‘Suicide Squad’ Reviews Roundup

‘Suicide Squad’ Reviews Roundup

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Okay DC fans, it’s that time again. The floodgates have opened. Ahead of the theatrical release of Suicide Squad this Friday the embargoes have been lifted on critics reviews. Every major site that got to see the movie early have rendered their verdict on David Ayer’s villainous ensemble, but is it better than Batman v Superman? Does Suicide Squad hold out high hopes for the future of the DCEU, or is it a narrative mess with one too many characters to establish and plates to spin?

Here’s the summaries of what a handful of critics have had to say, so far.

USA Today:

“Like The Dirty Dozen for the Hot Topic generation, the team gets in-your-face introductions and things just grow more mental from there. But compared to its ilk, Suicide Squad is an excellently quirky, proudly raised middle finger to the staid superhero-movie establishment.”


“Like Avengers Assemble forced through a Deadpool mangle, Suicide Squad gives new life to DC’s big-screen universe. So bad-to-the-bone it’s good.”

Entertainment Weekly:

“Writer-director David Ayer (End of Watch) skillfully sets up the film, introducing each of the crazies with caffeinated comic-book energy. But their mission — to take down Cara Delevingne’s undersketched witch, Enchantress, and her giant golem-like brother — is a bit of a bust. The stakes should feel higher. As someone who isn’t fluent in Suicide Squad lore, I can’t imagine there wasn’t a better villain in its back ­catalog. Still, it’s nothing compared with how wasted Leto’s scene-stealing Joker is. With his toxic-green hair, shiny metal teeth, and demented rictus grin, he’s the most dangerous live wire in the film. But he’s stranded in the periphery. For DC, which blew it with Batman v Superman last spring, Suicide Squad is a small step forward. But it could have been a giant leap.”

The Guardian:

“Suicide Squad promises madness, and a dense downpour of madness is what it delivers. I could have done with more fun and more lightness of touch.”


“Starts off flavourful, turns rather bland. This Injustice League jaunt proves that DC is still a long way behind Marvel for on-screen action.”


“On paper, this could have been the antidote to an increasingly codified strain of comic-book movies, but in the end, it’s just another high-attitude version of the same.”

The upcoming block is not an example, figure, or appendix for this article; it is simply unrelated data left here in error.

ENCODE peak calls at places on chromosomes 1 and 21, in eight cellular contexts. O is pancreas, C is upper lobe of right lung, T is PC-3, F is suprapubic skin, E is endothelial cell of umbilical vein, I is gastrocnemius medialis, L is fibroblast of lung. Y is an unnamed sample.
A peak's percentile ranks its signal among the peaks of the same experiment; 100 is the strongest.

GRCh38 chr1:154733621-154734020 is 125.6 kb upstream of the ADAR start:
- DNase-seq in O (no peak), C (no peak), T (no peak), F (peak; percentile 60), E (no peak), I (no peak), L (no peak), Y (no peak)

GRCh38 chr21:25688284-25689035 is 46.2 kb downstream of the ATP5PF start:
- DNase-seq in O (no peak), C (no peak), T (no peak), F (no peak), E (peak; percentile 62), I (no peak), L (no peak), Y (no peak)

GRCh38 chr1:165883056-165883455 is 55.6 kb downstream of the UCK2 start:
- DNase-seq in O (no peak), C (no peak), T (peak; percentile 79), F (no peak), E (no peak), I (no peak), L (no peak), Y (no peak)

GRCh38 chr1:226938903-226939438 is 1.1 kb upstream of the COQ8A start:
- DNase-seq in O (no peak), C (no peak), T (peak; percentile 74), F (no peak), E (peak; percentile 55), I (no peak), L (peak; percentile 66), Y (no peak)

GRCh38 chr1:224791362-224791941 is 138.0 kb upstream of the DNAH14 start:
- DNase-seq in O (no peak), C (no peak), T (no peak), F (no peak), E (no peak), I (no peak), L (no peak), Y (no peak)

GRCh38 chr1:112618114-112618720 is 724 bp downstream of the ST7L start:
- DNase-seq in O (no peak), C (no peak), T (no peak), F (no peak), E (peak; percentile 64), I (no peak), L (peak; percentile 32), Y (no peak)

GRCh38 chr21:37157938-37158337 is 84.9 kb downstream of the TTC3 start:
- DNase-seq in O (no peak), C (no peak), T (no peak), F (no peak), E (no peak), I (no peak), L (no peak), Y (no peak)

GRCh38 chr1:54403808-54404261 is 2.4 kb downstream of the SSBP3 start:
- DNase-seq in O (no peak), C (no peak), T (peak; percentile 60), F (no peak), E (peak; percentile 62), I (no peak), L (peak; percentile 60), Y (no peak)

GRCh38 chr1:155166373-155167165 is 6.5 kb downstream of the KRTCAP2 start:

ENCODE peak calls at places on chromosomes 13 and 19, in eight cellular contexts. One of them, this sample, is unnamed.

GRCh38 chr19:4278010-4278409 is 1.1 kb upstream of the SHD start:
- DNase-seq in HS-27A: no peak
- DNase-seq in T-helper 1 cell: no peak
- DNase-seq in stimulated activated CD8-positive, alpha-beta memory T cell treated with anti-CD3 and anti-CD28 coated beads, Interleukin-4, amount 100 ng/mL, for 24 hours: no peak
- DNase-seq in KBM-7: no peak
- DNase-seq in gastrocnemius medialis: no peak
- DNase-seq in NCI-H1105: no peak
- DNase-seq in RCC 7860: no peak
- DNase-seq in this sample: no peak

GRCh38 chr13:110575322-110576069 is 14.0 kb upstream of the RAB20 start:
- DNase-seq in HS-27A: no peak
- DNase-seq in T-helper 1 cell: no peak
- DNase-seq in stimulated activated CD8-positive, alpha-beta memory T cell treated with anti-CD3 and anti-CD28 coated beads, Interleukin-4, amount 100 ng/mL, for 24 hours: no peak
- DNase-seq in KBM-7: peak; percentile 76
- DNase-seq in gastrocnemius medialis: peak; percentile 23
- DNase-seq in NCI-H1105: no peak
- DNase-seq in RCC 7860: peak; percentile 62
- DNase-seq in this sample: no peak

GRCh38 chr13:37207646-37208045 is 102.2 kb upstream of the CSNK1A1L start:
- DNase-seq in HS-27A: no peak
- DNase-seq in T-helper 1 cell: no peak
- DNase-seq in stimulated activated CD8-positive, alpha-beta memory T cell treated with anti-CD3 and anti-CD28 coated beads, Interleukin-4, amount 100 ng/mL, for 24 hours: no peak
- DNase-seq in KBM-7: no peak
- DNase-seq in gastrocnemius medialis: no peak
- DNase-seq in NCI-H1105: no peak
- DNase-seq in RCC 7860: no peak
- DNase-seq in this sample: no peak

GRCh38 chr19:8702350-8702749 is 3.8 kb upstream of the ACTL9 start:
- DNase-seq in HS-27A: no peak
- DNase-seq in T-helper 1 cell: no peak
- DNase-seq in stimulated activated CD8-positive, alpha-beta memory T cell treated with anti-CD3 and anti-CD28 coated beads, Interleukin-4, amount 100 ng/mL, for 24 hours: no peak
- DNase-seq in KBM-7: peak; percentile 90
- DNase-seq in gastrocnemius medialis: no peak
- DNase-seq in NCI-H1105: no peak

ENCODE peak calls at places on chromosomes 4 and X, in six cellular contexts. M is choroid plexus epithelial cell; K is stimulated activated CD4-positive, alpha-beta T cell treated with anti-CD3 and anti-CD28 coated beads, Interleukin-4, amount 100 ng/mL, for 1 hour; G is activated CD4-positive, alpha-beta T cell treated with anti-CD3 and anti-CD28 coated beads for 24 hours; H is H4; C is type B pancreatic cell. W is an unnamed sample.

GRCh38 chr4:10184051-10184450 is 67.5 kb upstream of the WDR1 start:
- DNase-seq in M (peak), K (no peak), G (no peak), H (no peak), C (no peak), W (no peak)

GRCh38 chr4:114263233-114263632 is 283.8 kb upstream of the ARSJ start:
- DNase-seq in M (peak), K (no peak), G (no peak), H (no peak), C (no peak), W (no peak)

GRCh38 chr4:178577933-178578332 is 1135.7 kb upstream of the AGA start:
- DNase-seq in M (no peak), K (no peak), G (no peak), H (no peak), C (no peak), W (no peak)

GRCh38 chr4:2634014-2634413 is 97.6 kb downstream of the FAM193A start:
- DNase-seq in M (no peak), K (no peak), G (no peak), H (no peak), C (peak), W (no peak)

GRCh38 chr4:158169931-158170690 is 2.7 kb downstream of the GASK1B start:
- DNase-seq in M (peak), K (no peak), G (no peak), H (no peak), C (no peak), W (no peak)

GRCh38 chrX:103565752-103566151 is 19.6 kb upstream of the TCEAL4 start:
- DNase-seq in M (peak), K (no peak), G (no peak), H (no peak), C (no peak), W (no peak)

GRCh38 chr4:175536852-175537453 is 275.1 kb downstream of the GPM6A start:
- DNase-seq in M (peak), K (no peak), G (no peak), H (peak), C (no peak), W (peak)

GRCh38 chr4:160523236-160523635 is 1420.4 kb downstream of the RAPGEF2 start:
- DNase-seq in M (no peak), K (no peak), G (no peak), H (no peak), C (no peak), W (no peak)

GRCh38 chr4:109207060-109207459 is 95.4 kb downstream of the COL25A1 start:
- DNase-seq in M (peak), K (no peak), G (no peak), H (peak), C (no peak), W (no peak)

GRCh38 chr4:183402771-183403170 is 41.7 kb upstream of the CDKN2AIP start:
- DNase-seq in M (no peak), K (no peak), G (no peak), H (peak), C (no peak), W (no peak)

The Telegraph:

“When you compare Suicide Squad to what James Gunn and Marvel Studios achieved in Guardians of the Galaxy – low-profile property, oddball characters, make-it-fun brief – the film makes you cringe so hard your teeth come loose. But it’s a slog even on its own crushingly puerile terms.”


“Suicide Squad is a decidedly different flavor than Batman v Superman. It goes for subversive, funny and stylish, and it succeeds wildly during the first act. But then the movie turns into something predictable and unexciting. It plods on, checking off boxes on a list of cliched moments and meaningless plot points, making you wonder where all the razzle-dazzle went. The movie feels thin, and with such little meat on the bone, it almost makes you appreciate how overstuffed Batman v Superman was (despite that being its downfall). Amanda Waller and Deadshot nail their roles, and Harley Quinn makes a fine cinematic debut, but there’s not much to be said about the rest of the ensemble cast — and as disappointing as it is to say, that includes the Joker. Suicide Squad is more like writer-director David Ayer’s flat-footed Fury than his razor-sharp Training Day (which he wrote), making for another unsatisfying entry in the DCEU.”


“After one of the crummiest summer movie seasons in recent memory, asking one film to redeem four months of tepid blockbusters might have been a suicide mission in and of itself. But Suicide Squad doesn’t even come close. From the first scene to the last, it’s an absolute mess, one whose harried pacing, jumbled narrative, and blaring soundtrack of radio hits suggests a desperate post-production attempt to reconfigure what Ayer got on set into something palatable and poppy. The movie opens with a shot of the logo for Belle Reve Prison, which serves as the Suicide Squad’s home base; the facility’s slogan is “’Til Death Do Us Part.” The direness of this movie, along with the staggering number of films yet to come in the DC cinematic universe, makes these words feel like the ultimate threat.”

Read More: ‘Suicide Squad’ Review: The DC Movie Universe’s Darkest Night | http://screencrush.com/suicide-squad-review/?trackback=tsmclip

As of the time of writing the film is currently sitting on Rotten Tomatoes with a 36% across 25 reviews, 16 of those negative and the remainder positive. Of course this is subject to change as more reviews drop, but for comparative purposes, Batman v Superman: Dawn of Justice has a rating of 27%.

Metacritics score of the movie is marginally higher at 48/100 based on 21 reviews, the most positive being from USA Today. So as things stand, it’s certainly doing better than Batman v Superman. That’s something, right?

Image: Warner Bros.


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An aspiring video games journalist in my third year of media studies that has a rather unhealthy obsession with a certain Caped Crusader. You can follow my nerdy shenanigans on Twitter @LevelUpLynch.
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